• Is treated as a motor vehicle for purposes of title II of the Clean Air Act and is manufactured primarily for use on public streets, roads, and highways (not including a vehicle operated exclusively on a rail or rails), or is mobile machinery, as defined in § 4053(8) of the Code, and
  • Is propelled to a significant extent by an electric motor which draws electricity from a battery that has a capacity of not less than 15 kilowatt hours (or, in the case of a vehicle that has a gross vehicle weight rating of less than 14,000 pounds, 7 kilowatt hours) and is capable of being recharged from an external source of electricity, or satisfies the requirements under § 30B(b)(3)(A) and (B) of the Code for being a new qualified fuel cell motor vehicle.

The list of qualified manufacturers is available on the IRS’ website and manufacturers can be added to the list by following instructions on this page.

Notably, 45W does not mention North American final assembly. Which means commercial vehicles don’t need to be assembled in North America.

Later in the same fact sheet, another question comes up:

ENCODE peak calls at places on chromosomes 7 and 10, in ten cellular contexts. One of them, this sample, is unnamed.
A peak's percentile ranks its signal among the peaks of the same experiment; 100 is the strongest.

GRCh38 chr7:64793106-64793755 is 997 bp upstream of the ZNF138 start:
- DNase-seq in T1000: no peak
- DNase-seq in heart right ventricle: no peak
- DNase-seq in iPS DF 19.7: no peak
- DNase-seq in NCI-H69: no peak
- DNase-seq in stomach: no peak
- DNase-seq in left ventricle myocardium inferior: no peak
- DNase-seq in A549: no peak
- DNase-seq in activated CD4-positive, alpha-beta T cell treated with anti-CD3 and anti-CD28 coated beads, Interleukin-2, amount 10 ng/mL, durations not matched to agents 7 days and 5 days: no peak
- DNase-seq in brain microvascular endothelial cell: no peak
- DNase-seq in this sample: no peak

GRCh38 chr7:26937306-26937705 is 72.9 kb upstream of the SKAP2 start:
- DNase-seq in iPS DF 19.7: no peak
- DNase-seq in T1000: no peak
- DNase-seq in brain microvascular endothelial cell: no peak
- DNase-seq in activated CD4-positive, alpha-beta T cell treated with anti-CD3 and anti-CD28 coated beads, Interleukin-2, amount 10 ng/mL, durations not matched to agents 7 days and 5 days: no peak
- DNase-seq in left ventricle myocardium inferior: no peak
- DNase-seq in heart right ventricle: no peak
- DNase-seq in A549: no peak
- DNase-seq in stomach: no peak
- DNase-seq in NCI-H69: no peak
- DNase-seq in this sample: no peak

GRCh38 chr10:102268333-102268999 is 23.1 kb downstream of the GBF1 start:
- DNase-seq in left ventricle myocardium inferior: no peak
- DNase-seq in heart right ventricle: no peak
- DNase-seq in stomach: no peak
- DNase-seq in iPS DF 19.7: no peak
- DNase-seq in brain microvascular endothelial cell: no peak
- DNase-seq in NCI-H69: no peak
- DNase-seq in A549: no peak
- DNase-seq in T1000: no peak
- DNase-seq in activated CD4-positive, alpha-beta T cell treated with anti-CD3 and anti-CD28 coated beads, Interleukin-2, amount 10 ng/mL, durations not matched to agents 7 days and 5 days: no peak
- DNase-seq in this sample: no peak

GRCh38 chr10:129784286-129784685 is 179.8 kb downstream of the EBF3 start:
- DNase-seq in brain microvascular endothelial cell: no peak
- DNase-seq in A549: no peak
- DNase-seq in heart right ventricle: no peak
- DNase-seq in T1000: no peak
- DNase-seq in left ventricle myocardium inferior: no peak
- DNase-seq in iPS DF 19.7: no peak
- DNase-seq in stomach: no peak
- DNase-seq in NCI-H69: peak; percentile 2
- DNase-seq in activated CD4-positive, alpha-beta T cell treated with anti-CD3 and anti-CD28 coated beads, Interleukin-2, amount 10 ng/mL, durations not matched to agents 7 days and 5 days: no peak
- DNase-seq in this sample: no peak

Q5. Is a taxpayer that leases clean vehicles to customers as its business eligible to claim the qualified commercial clean vehicle credit? (added December 29, 2022)
A5. Whether a taxpayer can claim the qualified commercial clean vehicle credit in its business depends on who is the owner of the vehicle for federal income tax purposes. The owner of the vehicle is determined based on whether the lease is respected as a lease or recharacterized as a sale for federal income tax purposes.

Q6. What factors are used to determine if a transaction is a “lease” for tax purposes? (added December 29, 2022)
A6. Based on longstanding tax principles, the determination whether a transaction constitutes a sale or a lease of a vehicle for tax purposes is a question of fact. Features of a vehicle lease agreement that would make it more likely to be recharacterized as a sale of the vehicle for tax purposes include, but are not limited to:

  • A lease term that covers more than 80% to 90% of the economic useful life of the vehicle
  • A bargain purchase option at the end of the lease term (that is, the ability to purchase the vehicle at less than its fair market value at the end of the term) or other terms/provisions in the lease that economically compel the lessee to acquire the vehicle at the end of the lease term